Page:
If the plan is to return these works to their country of origin, documents should be kept that demonstrate that they are one's own works: A list of the works and their values, an explanation of the reason for the temporary export, an invitation letter from the gallery or the organizer, etc. are helpful. The safest way to transport such objects is to follow the procedure for returned goods (also see the detailed information on Temporary use).


Air travel with musical instruments

There are two main points to consider when traveling by air with an instrument: booking a ticket and checking in at the airport.
In Europe, there is no general legislation with regard to luggage on flights (apart from security regulations), so airlines are free to determine their own rules. Nevertheless, the EU has issued some recommendations: the carrier should accept musical instruments as carry-ons (details can be found in the General Conditions of Carriage (GCC) of the respective airline) and no airport tax should be charged for the additional seat booked for the instrument. The airline should mark the instrument to indicate how it should be transported in the cargo hold, e.g. if it is to be transported in the heated part of the cargo hold (Pearl Report: Carrying of Musical Instruments on Airplanes, 2015). 
See also the list published by the International Federation of Musicians comparing airlines' policies regarding the transport of musical instruments

In the United States, the Department of Transportation (DOT) issued a regulation regarding the carriage of musical instruments in 2015 (Section 403 of the FAA Modernization and Reform Act of 2012 (Pub. L. 112-95, 49 U.S.C. §41724) regarding the carriage of musical instruments as carry-on baggage or checked baggage on commercial passenger flights operated by air carriers), according to which small musical instruments may usually be carried on a flight if they can be stowed safely in an overhead compartment in the cabin or under the seat.
Several airlines have joined forces in the "A4A"; they recognise the value of musical instruments for their customers and have expressly included this in their conditions of carriage. Here you can find the comparative list of the conditions of carriage of "A4A" airlines regarding the transport of musical instruments in the U.S.

Some airlines allow guitars to be transported free as hand luggage in soft cases, which are slightly larger than the standard luggage dimensions but still fit in the cabin overhead luggage bins.
Some airlines require that requests to carry a musical instrument in the cabin as hand luggage be made by e-mail at least 24 hours before departure. Whether permission is granted to do so depends on the capacity available on the flight.
This is particularly important on flights for which small aircraft are used and on which hand luggage is transported free of charge but not necessarily in the cabin. Carry-on cases and other hand luggage are often collected upon boarding and stowed in the cargo hold, which may not be air-conditioned. The very cold temperatures during the flight may damage instruments.

Transport of instruments on an additional seat
An additional seat must be booked for all instruments that are larger or heavier than the permitted carry-on allowance. Size and weight restrictions apply and vary from airline to airline. It is essential to contact the airline before booking additional seats.
Due to general safety regulations, additional seats for instruments must always be window seats. When booking online, it is therefore essential to select the seat for the instrument immediately, at an additional charge if necessary, as a suitable seat may no longer be available when checking in at the airport if the flight is fully booked. In this case, the airline may refuse to transport the instrument despite the fact that a ticket has been purchased.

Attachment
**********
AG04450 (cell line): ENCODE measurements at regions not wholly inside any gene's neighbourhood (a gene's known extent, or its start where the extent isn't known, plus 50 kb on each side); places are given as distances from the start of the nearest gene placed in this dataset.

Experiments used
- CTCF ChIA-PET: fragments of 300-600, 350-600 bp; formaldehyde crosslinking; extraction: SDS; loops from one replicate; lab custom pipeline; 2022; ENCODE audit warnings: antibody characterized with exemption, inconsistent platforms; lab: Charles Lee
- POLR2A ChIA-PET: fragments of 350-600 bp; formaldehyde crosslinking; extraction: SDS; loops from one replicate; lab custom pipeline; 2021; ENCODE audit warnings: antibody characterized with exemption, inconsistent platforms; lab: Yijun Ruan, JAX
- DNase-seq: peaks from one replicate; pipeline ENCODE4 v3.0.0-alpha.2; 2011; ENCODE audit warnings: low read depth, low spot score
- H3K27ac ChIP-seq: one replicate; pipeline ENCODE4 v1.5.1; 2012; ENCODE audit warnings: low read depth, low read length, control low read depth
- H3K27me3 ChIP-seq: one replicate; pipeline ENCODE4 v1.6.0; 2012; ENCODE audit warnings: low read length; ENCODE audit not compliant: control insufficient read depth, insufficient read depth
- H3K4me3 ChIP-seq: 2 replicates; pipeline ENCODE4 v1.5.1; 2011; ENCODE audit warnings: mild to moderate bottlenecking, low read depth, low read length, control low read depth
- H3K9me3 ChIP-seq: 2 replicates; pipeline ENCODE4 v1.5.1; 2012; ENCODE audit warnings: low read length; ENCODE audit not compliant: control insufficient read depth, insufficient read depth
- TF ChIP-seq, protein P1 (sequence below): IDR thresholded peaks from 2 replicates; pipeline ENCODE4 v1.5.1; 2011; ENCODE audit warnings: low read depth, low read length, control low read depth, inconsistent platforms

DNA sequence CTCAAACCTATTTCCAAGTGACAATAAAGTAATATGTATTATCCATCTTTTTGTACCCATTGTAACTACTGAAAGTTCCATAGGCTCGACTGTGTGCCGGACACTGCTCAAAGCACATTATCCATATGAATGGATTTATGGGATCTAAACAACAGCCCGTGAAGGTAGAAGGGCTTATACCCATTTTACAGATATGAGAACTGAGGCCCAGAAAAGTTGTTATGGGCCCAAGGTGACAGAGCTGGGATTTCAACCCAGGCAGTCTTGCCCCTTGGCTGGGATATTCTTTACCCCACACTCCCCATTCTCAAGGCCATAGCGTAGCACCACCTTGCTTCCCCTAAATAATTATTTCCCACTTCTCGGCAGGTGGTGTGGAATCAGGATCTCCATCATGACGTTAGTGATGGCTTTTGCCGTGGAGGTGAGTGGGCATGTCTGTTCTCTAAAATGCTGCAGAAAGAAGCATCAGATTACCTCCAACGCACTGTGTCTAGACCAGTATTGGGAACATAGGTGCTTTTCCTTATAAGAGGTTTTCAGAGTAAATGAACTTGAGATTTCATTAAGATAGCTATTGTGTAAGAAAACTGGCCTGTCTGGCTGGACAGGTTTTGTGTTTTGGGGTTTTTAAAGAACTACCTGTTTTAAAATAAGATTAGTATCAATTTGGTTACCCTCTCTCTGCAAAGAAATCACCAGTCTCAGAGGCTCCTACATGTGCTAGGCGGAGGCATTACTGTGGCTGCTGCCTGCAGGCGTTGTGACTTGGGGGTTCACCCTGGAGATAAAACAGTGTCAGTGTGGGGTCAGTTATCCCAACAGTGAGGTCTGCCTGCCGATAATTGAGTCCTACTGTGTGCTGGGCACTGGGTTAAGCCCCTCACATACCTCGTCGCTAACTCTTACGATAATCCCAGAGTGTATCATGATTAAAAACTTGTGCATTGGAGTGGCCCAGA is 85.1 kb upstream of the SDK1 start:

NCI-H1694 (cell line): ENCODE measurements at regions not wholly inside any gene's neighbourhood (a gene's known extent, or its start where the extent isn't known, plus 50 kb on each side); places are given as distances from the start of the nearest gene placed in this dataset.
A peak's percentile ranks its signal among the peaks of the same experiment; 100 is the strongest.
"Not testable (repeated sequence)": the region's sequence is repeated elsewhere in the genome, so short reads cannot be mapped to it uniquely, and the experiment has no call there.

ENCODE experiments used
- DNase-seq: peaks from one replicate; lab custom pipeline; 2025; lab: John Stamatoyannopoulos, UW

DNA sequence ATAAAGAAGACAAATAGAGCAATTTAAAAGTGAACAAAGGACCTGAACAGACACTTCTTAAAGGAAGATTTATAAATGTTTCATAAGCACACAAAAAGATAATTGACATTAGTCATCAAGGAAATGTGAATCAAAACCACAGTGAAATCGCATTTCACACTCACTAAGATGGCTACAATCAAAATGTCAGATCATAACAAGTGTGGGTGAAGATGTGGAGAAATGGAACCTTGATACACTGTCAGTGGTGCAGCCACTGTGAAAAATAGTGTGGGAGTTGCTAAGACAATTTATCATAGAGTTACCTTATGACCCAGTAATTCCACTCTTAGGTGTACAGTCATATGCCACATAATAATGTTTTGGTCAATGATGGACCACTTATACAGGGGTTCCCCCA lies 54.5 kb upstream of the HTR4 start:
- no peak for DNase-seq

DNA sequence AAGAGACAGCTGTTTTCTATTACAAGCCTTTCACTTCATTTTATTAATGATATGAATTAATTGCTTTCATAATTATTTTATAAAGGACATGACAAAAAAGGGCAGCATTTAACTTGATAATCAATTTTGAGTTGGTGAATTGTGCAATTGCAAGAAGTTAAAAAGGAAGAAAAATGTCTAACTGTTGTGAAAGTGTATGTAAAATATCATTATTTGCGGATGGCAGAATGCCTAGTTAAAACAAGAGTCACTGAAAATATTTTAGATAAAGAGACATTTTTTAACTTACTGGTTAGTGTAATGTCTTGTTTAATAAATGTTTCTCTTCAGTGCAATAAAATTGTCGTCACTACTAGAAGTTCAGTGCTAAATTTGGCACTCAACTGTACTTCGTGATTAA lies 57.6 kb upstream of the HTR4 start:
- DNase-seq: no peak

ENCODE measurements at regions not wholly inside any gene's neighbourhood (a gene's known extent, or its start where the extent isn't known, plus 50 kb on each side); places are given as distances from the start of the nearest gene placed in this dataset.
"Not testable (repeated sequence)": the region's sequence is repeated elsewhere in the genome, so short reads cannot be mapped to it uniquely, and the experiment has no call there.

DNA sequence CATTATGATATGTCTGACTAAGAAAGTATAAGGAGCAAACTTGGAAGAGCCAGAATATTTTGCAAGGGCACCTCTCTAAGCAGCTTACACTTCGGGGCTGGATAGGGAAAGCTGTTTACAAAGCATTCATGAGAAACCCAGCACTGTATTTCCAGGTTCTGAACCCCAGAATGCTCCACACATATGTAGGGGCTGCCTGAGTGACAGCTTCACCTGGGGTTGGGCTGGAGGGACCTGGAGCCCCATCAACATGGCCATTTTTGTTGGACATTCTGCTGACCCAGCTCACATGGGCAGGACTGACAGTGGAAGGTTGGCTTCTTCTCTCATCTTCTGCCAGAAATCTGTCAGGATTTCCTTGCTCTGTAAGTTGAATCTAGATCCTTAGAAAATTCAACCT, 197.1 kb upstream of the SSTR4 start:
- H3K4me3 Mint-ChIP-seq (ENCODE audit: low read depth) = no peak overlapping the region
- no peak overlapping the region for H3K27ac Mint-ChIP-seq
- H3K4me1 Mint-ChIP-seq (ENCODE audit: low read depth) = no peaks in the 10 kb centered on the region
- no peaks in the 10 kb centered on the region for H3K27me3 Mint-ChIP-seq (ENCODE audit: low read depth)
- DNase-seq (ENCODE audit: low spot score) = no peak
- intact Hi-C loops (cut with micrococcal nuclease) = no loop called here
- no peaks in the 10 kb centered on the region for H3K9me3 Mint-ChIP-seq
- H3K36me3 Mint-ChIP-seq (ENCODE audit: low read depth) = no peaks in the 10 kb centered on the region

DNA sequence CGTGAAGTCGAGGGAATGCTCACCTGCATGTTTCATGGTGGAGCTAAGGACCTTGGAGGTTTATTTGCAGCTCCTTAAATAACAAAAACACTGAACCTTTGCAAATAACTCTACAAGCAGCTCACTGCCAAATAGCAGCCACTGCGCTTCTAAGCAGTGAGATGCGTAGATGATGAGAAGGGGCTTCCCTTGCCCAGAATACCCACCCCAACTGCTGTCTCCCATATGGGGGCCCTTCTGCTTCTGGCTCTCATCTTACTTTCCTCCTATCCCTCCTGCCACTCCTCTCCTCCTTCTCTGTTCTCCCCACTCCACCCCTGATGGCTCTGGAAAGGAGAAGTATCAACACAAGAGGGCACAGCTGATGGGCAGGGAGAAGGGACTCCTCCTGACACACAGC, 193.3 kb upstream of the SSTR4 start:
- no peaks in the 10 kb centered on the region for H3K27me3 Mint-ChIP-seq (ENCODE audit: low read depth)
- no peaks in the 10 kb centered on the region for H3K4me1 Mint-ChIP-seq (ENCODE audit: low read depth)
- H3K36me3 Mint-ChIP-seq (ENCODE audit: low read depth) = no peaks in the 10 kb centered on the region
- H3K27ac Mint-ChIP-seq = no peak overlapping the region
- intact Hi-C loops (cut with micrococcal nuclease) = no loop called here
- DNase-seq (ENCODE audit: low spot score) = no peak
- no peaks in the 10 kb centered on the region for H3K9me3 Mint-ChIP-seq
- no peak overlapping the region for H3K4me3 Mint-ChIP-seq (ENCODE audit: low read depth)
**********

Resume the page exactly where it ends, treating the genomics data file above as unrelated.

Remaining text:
Booking two additional seats for two different instruments belonging to the same musician can be problematic, as an airline's booking system automatically cancels requests of this kind as double bookings. It is therefore advisable to book by phone via the airline instead of online in such cases.

Transport of instruments in the cargo hold
All other instruments must be transported as checked luggage in the cargo hold. It is advisable to use sturdy cases and to check the instruments in as bulky luggage. It gets extremely cold in the cargo hold and temperature-sensitive instruments should be transported in the air-conditioned part of the cargo hold.

In any case, when flying with instruments, you should be sure to arrive and check in at the airport in good time. You should also bring along a printed copy of the airline policy, especially if it refers to travelling with musical instruments. Not everyone at the counter works exclusively for one airline so the staff at the desk may not know every detail of the conditions of carriage.
You should also try to be one of the first people to board the aircraft (e.g. priority check-in) so that there is still enough space in the cabin overhead storage bins to safely store your (small) instrument. If you have any difficulty, you should always remain calm and respectful and communicate with the staff in a cooperative manner to find a solution.

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Travel and transport by train

In Germany, a passenger is allowed to carry a large piece of luggage in addition to a piece of hand luggage on Deutsche Bahn trains. Large pieces of luggage are items (suitcases etc.) that can be carried by one person but are not hand luggage. Items that could obstruct passage for or inconvenience other passengers or cause damage may not be transported. Passengers are responsible for supervising their own luggage. In principle, carrying instruments on trains is no problem as long as their size and quantity complies with the conditions of carriage.
In some European countries, an additional charge must be paid for larger items or instruments, for example when traveling by Thalys or Eurostar.